I’d had a very enjoyable 2nd day on this year’s fall tiger beetle trip, but I couldn’t say it had been particularly successful. My primary reason for coming to the Glass Mountains in northwestern Oklahoma was to confirm a hunch that the stunningly beautiful Cicindela pulchra (Beautiful Tiger Beetle) might occur in the flats below the area’s red mesas. My hunch was based on the similarity of habitat to the nearby Red Hills in south-central Kansas, where the species does famously occur (MacRae 2006b). I’ve been here several times now and never found the species, and that did not change this time either. I did end up finding larval burrows and collecting the larvae of several other tiger beetle species (including the wonderfully ginormous Amblycheila cylindriformis), but again I could only consider this a moderate success. During the day, however, I had noted that eastern red-cedar (Juniperus virginiana) in the area was suffering branch and leader die back. Nearly every tree had at least one or more affected branches, and when I cut into a few of them I found evidence of fresh larval galleries of what I presumed were jewel beetles in the genus Chrysobothris. There are several species in this genus that breed in dead Juniperus, but I’m not familiar with any that attack living plants so pervasively as I was seeing here. Moreover, only a few of these species have been recorded from Oklahoma, so I made a mental note to return to the area in the morning and collect examples of dead/dying branches before driving to my Day 3 destination. I’ll put these up in rearing containers when I return home in an attempt to rear our the adult beetles.
If you’ve never collected wood for rearing beetles before, all I can say is that it is hard and strenuous work. You have to get pretty good at discriminating infested wood in the field, because you don’t want to expend the effort to cut, de-twig, section, bundle, and carry back to the car batches of wood that don’t end up producing beetles. It was a little more effort than I anticipated to get a good sampling of Juniperus branches due to the hardness of the wood and dullness of my hand saw, along with not considering that I would have to hike up to the top of the mesa and then carry the wood all the way back down. Still, there is something enjoyable about this activity for me—perhaps because I’ve done so much in the past and reared so many great species as a result, and I’ll be anxious to see what species I am able to rear from this batch of wood and if they represent any significant new records.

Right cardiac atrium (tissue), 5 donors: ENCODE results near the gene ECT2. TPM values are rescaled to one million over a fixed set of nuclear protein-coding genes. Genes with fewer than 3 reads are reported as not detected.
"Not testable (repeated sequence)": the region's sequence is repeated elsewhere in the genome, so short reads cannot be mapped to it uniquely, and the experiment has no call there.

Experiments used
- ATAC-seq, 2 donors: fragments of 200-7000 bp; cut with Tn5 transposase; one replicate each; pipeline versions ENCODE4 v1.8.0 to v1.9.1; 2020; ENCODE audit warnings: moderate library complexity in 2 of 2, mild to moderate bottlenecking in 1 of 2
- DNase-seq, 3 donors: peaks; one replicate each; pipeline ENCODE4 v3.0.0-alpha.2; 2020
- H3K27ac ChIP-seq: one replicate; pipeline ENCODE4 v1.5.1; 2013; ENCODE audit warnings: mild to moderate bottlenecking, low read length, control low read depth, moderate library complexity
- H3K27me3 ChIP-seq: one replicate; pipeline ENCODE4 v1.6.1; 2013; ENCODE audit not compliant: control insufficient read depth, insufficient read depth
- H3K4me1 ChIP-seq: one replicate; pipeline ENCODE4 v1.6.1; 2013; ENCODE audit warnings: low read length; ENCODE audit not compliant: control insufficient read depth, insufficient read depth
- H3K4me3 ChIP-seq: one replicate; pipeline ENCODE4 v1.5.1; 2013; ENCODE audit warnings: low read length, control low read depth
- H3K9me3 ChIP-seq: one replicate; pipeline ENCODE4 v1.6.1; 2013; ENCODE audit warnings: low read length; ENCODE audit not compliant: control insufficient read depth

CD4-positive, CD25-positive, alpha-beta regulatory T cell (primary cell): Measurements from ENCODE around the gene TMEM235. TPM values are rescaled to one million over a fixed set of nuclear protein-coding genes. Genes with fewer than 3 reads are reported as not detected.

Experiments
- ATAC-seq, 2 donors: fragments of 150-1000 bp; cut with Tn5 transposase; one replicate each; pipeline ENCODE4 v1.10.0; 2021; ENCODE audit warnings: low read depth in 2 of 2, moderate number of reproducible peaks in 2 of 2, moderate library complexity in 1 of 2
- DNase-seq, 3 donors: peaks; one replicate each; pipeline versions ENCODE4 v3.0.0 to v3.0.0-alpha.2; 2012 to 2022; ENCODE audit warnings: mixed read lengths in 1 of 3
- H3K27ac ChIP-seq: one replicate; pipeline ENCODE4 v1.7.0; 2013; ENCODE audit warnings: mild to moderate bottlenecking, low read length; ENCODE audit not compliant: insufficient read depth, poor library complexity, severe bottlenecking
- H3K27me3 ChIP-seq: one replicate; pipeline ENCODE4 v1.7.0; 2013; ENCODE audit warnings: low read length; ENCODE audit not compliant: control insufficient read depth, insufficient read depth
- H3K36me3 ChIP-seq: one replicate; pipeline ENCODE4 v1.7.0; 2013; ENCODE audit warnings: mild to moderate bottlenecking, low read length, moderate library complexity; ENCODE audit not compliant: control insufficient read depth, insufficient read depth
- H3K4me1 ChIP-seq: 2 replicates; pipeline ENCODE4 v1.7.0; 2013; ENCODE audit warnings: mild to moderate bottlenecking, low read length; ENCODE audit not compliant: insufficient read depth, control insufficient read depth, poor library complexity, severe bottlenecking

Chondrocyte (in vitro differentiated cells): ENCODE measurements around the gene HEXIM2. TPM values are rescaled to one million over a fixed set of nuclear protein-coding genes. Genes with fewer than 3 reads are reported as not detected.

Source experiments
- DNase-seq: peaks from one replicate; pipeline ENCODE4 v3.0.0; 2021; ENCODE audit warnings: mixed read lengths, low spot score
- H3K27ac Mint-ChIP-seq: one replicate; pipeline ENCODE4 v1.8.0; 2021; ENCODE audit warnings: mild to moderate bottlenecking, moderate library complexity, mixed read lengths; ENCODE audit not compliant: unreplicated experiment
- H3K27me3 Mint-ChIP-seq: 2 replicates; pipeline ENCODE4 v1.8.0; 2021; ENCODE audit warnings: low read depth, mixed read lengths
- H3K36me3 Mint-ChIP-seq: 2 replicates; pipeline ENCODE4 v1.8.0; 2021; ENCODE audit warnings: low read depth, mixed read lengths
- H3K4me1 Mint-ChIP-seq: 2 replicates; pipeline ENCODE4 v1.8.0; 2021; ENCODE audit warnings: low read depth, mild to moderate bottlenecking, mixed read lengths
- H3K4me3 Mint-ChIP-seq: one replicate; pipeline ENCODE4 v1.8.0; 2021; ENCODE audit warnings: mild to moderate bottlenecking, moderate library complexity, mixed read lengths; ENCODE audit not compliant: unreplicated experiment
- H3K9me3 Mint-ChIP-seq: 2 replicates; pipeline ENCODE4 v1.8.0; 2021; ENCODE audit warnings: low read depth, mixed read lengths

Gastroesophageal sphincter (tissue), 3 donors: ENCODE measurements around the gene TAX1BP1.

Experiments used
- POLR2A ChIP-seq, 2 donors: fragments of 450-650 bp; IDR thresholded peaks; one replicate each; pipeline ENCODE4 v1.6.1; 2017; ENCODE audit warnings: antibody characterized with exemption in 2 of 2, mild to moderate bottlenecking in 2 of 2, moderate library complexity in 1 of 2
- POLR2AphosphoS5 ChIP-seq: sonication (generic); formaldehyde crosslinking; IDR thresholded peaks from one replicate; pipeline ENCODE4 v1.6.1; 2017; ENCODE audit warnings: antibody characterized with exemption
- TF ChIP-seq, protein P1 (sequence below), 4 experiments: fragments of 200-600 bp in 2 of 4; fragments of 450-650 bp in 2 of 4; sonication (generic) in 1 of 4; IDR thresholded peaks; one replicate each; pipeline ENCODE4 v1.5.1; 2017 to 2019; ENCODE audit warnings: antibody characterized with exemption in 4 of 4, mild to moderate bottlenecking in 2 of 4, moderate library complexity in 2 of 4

Returning to the car with the wood, I passed by a mesquite tree (Prosopis glandulosa)—a common denizen of the desert southwest but probably near its northeastern limit of distribution here—and noticed bleeding on the main branches. A little bit of slicing with my knife confirmed my suspicion that this was also the work of jewel beetles in the genus Chrysobothris. In the desert southwest, these trees are attacked commonly by one species in particular, C. octocola, and I wondered if this might be the work of that beetle. I also had my suspicions that this species had not yet been recorded from Oklahoma (I later confirmed that it has not), and since I was already hot and sweaty from collecting the Juniperus wood I figured I might as well use my remaining strength to hack out a few limb sections with bleeding and bring them back as well. As I did this, what did I see on one of the branches but the critter itself! I had a decision to make—stop what I was doing and get out the camera to try to take photos (and risk the beetle flying away), or secure the beetle for now, continue with my hack job, and take photos later. I opted for the latter.